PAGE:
assad

U.S. forces patrol the area of the town of Tel Tamer, in Syria's northeastern Hasakah province on Aug. 17.

The United States Can Counter Putin and Assad With a Light Footprint in Syria

Washington can reduce Moscow’s influence and support Kurdish allies without a large troop presence in the region.

U.S. President Richard Nixon shakes hands with CIA Director Richard Helms

Document of the Week: When Ordering the Assassination of a World Leader Required Secrecy

Unlike Trump, former U.S. President Richard Nixon went to great lengths to cover up plans to assassinate or topple foreign leaders.

Joint plaintiffs are seen at the courtroom prior to the start of a trial against two Syrian defendants accused of state-sponsored torture in Syria, on April 23, 2020 in Koblenz, Germany.

Assad’s Horrible War Crimes Are Finally Coming to Light Under Oath

A German court is exposing Syria’s systemic atrocities—and ending any hopes of international reconciliation with the regime.

Then-Director, Joint Staff, US Marine Lt. Gen. Kenneth F. McKenzie Jr., briefs the press on the strikes against Syria, at the Pentagon in Washington, DC, on April 14. 2018.

Syria Is Still Trying to Use Chemical Weapons

And not just against civilians at home—but potentially against regional rivals.

Syrian police show seized drugs and Captagon pills in Damascus on Jan. 4, 2016.

The Islamic State Isn’t Behind Syria’s Amphetamine Trade

After a record seizure, Italian police blamed the terror group. It’s more likely the Syrian regime has a hand in production and trafficking.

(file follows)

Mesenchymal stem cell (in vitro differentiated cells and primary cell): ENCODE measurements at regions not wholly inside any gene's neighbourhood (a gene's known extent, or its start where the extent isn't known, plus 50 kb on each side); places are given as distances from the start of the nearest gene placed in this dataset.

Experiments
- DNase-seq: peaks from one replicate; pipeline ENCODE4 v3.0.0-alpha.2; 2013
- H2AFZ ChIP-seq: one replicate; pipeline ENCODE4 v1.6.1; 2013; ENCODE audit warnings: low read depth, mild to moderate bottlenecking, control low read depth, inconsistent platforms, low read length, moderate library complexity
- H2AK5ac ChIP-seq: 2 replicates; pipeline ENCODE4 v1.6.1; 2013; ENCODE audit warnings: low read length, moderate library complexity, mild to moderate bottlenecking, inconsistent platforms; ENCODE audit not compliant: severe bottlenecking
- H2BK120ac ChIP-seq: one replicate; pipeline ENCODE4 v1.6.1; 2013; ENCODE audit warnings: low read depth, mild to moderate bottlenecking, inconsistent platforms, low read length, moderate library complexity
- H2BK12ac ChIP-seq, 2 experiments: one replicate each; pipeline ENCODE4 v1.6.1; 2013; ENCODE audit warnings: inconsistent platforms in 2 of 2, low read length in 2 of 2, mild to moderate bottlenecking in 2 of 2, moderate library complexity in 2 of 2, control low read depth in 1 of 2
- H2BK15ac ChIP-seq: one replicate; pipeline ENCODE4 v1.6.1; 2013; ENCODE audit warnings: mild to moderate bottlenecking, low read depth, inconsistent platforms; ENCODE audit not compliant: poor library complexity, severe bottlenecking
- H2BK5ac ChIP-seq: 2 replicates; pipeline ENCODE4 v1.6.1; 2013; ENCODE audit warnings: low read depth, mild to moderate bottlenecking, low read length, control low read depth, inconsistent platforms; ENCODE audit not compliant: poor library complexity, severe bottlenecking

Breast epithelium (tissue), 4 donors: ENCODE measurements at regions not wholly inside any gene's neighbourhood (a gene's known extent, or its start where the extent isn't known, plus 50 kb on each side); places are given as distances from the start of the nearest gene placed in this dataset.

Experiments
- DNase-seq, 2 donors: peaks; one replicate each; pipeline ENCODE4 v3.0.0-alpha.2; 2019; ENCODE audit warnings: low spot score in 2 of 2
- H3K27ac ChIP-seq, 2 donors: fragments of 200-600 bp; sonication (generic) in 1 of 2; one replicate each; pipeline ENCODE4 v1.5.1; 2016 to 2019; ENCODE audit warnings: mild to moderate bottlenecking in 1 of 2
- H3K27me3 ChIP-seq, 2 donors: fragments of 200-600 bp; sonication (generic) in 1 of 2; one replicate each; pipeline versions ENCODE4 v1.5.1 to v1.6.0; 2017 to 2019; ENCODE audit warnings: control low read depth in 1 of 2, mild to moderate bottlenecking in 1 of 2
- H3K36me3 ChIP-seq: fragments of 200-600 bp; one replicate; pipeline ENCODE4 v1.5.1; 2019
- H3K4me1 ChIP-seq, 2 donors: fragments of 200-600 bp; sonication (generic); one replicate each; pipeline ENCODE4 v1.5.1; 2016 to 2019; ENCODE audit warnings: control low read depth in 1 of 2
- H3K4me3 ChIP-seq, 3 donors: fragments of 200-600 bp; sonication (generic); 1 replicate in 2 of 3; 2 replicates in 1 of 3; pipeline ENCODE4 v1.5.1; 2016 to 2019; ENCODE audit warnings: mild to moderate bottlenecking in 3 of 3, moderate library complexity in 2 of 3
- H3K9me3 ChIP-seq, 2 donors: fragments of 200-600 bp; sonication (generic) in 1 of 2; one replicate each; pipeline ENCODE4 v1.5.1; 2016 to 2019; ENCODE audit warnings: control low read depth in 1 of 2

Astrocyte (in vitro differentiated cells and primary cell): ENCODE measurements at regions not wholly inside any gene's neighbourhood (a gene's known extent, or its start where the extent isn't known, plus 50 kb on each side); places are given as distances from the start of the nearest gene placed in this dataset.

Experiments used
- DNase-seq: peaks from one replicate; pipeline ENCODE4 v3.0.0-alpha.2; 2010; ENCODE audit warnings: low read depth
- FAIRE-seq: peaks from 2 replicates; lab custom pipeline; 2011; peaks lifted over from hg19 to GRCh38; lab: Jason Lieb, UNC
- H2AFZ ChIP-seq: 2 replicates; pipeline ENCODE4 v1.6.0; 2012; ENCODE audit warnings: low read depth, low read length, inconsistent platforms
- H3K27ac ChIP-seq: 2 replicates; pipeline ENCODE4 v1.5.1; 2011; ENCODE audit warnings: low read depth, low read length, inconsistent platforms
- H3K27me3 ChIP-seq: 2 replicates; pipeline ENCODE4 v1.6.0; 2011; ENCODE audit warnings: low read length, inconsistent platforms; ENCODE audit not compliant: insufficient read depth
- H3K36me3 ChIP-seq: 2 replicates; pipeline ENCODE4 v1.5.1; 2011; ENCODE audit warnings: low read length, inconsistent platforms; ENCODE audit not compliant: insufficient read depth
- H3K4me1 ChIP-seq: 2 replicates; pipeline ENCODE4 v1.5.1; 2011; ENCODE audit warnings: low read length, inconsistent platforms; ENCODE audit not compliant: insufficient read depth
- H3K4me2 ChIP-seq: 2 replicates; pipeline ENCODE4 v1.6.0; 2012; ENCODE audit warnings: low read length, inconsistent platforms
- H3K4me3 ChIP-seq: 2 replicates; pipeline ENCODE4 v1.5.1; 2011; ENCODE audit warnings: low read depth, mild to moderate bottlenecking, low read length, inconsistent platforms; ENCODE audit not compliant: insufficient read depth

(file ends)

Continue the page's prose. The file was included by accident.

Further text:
Syrians displaced by pro-regime strikes, join a convoy driving toward the Deir al-Ballut checkpoint in Syria on April 11, 2020.

How to Aid Syria Without Aiding Assad

U.N. agencies have submitted themselves to government control and approval. Donors must demand higher humanitarian standards or send their money through other channels.

A portrait of Syrian President Bashar al-Assad hangs in old Damascus, Syria, on June 16, 2020.

Sanctions Against Syria Will Help, Not Harm, Civilians

The Caesar Act is an overdue effort to starve the Assad regime of the resources that fuel its atrocities.

Syrian President Bashar al-Assad and his wife Asma arrive at the Elysee palace on July 14, 2008 in Paris.

The War Has Arrived Inside the Assad Family


Syria’s dictator crushed an uprising—but the ground may be crumbling beneath his feet.

Displaced Syrian children stand by the Turkish border wall at an informal camp in Kafr Lusin village in Syria's northwestern province of Idlib on Feb. 21.

The U.N. Won’t Save Idlib. The EU and NATO Can.

It’s too late to defeat the Assad regime, but a humanitarian intervention by the EU and NATO could prevent countless deaths and another massive refugee crisis.

An aerial view taken on Feb. 6, 2020, shows smoke billowing from tires burnt by Syrians in an attempt to hinder air strikes.

Turkey’s Intervention in Syria Will Slow Assad, But It Won’t Stop Him

Ankara's latest move might slow the Syrian regime's Russian-backed onslaught on Idlib, but the tyrant will remain on the throne so long as the world turns a blind eye.